The $5million per WAR is linear, though it makes perfect sense that it wouldn't be, or shouldn't be.
No. You aim for 95 wins because getting to 95 wins will likely get you into the playoffs.Obviously, I hope, I mean generally, as a rule. That's why the Red Sox, back when they were good, aimed at 95 wins/year, not winning the division, because the extra 5 wins would be the most expensive.
Shooting for 100 wins means you'll be paying an extra ((100-95)*$5 million)) $25 million for no real extra reward.
30 times $5 million is $150 million (which shows the value of cost-controlled players).How much would it cost to put a .500 team on the field? That's 30 wins above replacement
15 times $5 million is an extra $65 million.. Then how much more are the next 15 wins above replacement going to cost?
Yeah. It makes sense to pay more for Wins #87 to #95. Because those wins are the difference between staying home or going to the playoffs.Again, I mean when you can predict what you'll get and pay what it's worth--to you.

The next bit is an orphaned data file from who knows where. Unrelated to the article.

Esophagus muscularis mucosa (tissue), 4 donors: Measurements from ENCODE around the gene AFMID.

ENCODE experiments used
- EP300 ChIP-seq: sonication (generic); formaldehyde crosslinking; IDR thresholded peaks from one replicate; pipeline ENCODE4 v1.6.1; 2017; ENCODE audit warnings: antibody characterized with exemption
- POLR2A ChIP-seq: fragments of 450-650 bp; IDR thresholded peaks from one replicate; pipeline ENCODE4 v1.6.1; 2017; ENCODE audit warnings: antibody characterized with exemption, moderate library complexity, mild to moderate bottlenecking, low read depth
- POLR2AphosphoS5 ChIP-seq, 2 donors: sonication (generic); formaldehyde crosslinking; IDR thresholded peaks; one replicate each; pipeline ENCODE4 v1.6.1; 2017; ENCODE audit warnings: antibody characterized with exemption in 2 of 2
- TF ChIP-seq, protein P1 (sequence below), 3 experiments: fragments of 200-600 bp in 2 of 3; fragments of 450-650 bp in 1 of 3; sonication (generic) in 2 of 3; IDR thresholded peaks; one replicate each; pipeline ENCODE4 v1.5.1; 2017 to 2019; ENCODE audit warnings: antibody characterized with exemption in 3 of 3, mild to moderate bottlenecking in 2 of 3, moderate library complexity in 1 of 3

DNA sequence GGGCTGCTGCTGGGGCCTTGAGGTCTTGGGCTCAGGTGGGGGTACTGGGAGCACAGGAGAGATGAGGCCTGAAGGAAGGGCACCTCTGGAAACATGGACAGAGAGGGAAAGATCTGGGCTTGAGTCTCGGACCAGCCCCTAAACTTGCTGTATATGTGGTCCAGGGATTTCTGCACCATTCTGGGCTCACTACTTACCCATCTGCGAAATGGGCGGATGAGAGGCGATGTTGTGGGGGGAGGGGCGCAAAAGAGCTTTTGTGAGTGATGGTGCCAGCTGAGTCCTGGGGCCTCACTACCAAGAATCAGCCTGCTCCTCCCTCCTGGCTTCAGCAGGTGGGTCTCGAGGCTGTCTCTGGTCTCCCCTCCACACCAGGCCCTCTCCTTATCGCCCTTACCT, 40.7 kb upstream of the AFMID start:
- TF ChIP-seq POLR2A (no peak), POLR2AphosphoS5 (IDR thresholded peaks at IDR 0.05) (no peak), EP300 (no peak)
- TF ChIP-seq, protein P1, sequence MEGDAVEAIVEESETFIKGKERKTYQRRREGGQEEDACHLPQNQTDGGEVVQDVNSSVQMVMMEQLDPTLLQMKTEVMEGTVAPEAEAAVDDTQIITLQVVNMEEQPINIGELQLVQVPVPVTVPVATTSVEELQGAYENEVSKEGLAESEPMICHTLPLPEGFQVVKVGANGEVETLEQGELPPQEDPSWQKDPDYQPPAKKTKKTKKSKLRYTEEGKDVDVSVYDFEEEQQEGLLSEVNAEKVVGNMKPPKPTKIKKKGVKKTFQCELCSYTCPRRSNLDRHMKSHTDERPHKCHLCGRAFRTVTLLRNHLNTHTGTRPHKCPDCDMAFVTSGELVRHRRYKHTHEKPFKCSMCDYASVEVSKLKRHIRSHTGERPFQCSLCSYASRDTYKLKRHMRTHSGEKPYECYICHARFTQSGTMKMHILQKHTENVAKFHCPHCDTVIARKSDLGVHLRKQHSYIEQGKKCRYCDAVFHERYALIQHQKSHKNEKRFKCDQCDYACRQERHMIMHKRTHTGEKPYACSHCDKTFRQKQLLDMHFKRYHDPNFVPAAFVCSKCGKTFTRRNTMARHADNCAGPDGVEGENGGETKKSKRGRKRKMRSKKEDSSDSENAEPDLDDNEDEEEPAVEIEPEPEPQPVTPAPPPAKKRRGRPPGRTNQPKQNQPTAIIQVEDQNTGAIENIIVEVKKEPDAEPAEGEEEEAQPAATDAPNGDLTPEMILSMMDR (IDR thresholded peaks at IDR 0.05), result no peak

Makes sense. But I don't think it's true.So, that wasn't really aimed at your question, because the reason for the difference was other, but . . . .
PREMIUM players charge more per WAR to play for good teams because good teams can afford to pay more of them and give them contracts, while weak teams don't. In other words, because they can.
Again, makes sense. But it's not observed.If you fall 5 wins short, you can't make that up by hiring a couple of 2.5 guys, unless you managed to win 90 games with two full time replacement players. In that case, you can, but first you should take your GM out behind the barn and shoot him for throwing away a pennant.
Average players sign at about $5 million per WAR
Star players sign at about $5 million per WAR.